Subsequently a decision was taken to land the aircraft in Malta because of fuel limitations.
Soldiers and emergency services surrounded the aircraft as soon as it landed in Malta.
While thanking all those involved in the operation, the Nationalist Opposition said every effort should be made to avoid a repetition of a similar incident.
The passengers on board the flight departed Malta early this morning on another aircraft leased by the same airline.
The plane later left Malta and the hijackers eventually surrendered.
Charles Cassar, the former head of the police Special Mobile Unit at the time of the Egyptair hijack in 1985, tells the Times of Malta what to expect in such situations.
The plane was on an internal flight from Sebha to Tripoli when it was diverted by two hijackers, believed to be in their mid 20s, who threatened to blow up the plane. A total of 111 passengers - 82 men, 28 women and an infant - and six crew members were on board the aircraft which landed in Malta at 11.32am. The updates were provided by Prime Minister Joseph Muscat who posted tweets about the ongoing drama.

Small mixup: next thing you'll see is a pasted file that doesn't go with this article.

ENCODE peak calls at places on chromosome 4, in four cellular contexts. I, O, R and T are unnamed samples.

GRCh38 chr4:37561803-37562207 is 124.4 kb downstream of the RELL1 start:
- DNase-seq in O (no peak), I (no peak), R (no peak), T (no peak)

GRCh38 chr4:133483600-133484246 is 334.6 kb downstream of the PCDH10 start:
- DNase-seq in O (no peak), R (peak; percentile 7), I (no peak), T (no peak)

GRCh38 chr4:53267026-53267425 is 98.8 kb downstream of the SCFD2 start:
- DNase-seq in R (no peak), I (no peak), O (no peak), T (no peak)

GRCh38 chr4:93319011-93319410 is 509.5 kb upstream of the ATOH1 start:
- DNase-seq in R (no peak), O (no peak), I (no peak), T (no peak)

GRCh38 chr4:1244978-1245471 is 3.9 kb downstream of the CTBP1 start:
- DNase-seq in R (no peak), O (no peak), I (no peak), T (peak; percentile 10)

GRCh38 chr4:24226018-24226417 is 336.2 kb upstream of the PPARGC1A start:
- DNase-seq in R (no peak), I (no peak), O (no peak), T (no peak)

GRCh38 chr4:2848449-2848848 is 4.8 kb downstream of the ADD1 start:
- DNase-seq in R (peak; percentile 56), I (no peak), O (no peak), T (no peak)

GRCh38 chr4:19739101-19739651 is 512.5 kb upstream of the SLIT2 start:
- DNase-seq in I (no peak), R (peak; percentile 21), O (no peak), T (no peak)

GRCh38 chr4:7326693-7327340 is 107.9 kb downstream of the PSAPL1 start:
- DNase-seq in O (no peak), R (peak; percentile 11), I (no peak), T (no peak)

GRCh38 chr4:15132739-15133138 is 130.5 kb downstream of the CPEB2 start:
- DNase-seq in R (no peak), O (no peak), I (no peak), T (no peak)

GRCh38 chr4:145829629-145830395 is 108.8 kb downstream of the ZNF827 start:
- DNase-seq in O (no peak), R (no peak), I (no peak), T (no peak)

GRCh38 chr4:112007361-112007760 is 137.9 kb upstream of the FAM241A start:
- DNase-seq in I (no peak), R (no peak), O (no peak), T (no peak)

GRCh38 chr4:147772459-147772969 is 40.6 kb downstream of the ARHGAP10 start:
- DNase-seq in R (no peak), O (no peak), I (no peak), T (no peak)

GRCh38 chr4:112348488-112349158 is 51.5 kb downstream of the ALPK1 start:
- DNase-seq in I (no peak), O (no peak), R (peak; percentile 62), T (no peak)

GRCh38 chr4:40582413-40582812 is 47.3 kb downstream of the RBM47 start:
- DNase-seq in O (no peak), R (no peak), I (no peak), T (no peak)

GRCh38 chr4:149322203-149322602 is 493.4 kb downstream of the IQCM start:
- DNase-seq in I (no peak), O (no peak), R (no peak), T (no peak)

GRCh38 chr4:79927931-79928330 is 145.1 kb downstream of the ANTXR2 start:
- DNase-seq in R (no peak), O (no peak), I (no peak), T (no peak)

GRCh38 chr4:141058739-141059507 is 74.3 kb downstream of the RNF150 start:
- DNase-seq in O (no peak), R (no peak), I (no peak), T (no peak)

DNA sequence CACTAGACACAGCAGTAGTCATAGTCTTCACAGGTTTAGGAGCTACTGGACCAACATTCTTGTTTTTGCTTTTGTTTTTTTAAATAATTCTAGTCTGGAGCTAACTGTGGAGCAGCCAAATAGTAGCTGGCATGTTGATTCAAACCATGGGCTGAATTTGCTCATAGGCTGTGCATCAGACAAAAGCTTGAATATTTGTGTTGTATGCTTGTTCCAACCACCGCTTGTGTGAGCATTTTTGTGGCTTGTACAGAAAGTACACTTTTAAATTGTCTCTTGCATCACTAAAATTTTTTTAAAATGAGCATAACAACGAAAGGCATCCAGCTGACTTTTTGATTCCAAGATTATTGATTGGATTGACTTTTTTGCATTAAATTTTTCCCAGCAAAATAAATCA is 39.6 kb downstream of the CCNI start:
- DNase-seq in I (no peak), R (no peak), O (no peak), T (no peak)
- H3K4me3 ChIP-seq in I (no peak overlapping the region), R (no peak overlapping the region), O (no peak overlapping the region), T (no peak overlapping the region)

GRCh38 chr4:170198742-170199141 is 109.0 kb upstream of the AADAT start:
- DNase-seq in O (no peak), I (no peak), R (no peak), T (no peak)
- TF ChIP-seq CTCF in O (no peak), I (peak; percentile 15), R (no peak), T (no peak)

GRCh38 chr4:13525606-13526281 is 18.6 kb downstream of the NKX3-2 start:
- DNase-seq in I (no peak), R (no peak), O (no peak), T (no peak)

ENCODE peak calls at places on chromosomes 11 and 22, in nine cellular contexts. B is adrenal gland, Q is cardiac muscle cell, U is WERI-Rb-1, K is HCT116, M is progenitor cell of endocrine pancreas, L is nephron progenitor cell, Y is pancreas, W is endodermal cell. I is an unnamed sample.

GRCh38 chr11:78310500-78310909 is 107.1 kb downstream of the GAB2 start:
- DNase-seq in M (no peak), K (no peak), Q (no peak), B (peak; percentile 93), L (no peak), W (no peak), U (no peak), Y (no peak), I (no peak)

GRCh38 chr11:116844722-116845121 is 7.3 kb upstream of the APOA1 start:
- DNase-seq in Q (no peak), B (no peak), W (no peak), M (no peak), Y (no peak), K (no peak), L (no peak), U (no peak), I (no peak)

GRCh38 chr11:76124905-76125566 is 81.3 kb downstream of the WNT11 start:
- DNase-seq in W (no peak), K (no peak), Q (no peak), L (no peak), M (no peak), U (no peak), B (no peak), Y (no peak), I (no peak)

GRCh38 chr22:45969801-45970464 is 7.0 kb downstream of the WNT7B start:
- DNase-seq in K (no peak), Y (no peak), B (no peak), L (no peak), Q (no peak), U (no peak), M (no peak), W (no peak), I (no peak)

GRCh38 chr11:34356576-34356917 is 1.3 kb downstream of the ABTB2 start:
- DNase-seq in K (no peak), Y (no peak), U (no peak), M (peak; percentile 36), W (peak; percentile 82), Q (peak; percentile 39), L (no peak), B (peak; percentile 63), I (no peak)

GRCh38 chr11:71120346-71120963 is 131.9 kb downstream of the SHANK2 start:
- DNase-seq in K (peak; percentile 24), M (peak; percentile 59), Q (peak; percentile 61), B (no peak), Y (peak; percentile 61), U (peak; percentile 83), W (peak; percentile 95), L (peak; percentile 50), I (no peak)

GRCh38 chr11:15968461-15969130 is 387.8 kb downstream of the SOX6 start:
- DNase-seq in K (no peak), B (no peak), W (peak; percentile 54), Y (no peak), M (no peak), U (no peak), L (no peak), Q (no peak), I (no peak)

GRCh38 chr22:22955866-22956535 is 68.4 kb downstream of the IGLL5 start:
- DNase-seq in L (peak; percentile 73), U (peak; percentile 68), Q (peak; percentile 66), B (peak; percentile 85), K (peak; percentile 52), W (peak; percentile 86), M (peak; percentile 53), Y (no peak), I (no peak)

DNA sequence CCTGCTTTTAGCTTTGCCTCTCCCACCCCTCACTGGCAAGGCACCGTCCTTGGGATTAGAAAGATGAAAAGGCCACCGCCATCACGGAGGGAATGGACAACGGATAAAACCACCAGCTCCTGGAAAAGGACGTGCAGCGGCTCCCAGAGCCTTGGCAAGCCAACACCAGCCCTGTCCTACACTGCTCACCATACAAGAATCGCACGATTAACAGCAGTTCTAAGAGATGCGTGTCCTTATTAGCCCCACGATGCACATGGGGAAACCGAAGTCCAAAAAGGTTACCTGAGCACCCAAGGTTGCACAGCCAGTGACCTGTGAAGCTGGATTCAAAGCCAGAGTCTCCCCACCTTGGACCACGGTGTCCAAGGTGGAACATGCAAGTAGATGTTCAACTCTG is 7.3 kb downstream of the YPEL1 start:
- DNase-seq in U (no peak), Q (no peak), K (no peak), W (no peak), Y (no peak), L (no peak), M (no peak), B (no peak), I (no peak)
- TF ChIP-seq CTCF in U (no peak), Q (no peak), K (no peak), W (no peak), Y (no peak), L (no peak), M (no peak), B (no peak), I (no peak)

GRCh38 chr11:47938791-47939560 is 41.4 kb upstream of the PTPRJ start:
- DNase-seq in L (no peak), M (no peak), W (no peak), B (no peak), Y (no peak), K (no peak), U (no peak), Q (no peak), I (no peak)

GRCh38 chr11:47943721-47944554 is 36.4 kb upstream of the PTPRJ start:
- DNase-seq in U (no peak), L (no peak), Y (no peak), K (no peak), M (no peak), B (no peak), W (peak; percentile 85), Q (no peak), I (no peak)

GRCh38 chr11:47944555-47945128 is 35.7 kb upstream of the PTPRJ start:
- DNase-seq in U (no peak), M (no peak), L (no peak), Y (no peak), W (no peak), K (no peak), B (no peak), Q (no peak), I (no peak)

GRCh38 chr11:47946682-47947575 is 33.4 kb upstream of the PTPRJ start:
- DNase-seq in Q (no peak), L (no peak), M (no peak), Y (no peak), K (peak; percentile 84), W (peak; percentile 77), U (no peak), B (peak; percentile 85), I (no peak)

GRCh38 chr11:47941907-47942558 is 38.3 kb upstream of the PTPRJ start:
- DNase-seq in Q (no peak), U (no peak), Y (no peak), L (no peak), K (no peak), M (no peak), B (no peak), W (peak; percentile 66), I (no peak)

Nine incoming flights which were diverted, while delays were registered across 20 departing flights and 15 arrivals.
"Malta International Airport would also like to express its satisfaction at the emergency response teams’ reaction to today’s unfortunate events.
Flights to Malta diverted Meanwhile MIA informed passengers in the Departures Lounge that all flights had initially been cancelled or diverted until further notice.
At 12.43pm, the airport informed passengers airport operations had resumed.